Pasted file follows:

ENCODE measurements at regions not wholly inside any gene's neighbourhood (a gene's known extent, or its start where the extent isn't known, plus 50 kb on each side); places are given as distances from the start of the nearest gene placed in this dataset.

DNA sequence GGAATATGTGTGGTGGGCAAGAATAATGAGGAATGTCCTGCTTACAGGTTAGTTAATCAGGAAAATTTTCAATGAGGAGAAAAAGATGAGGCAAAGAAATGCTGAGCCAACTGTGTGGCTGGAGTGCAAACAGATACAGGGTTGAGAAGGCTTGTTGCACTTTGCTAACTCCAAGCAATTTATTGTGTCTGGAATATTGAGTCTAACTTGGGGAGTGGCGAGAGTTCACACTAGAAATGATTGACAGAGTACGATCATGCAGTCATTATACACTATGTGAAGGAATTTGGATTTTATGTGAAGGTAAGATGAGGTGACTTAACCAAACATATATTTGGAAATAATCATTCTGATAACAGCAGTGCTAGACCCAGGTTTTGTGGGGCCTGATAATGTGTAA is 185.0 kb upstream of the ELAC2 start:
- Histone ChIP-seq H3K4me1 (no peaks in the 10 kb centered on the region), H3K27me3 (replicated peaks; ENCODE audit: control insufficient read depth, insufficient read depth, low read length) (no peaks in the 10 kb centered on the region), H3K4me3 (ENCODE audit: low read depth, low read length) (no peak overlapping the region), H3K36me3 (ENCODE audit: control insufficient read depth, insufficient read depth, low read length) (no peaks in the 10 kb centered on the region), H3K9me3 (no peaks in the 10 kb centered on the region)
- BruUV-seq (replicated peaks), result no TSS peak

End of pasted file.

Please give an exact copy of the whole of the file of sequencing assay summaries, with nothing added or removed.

ENCODE measurements at regions not wholly inside any gene's neighbourhood (a gene's known extent, or its start where the extent isn't known, plus 50 kb on each side); places are given as distances from the start of the nearest gene placed in this dataset.

DNA sequence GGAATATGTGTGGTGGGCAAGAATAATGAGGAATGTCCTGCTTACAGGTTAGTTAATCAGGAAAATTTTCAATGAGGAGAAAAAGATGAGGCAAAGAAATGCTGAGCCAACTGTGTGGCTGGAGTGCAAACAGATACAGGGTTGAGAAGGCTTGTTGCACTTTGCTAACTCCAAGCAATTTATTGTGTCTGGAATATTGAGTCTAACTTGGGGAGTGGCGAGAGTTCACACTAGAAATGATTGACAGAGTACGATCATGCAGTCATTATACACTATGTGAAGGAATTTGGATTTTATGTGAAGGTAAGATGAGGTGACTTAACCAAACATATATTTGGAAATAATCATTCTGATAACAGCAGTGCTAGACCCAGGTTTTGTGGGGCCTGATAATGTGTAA is 185.0 kb upstream of the ELAC2 start:
- Histone ChIP-seq H3K4me1 (no peaks in the 10 kb centered on the region), H3K27me3 (replicated peaks; ENCODE audit: control insufficient read depth, insufficient read depth, low read length) (no peaks in the 10 kb centered on the region), H3K4me3 (ENCODE audit: low read depth, low read length) (no peak overlapping the region), H3K36me3 (ENCODE audit: control insufficient read depth, insufficient read depth, low read length) (no peaks in the 10 kb centered on the region), H3K9me3 (no peaks in the 10 kb centered on the region)
- BruUV-seq (replicated peaks), result no TSS peak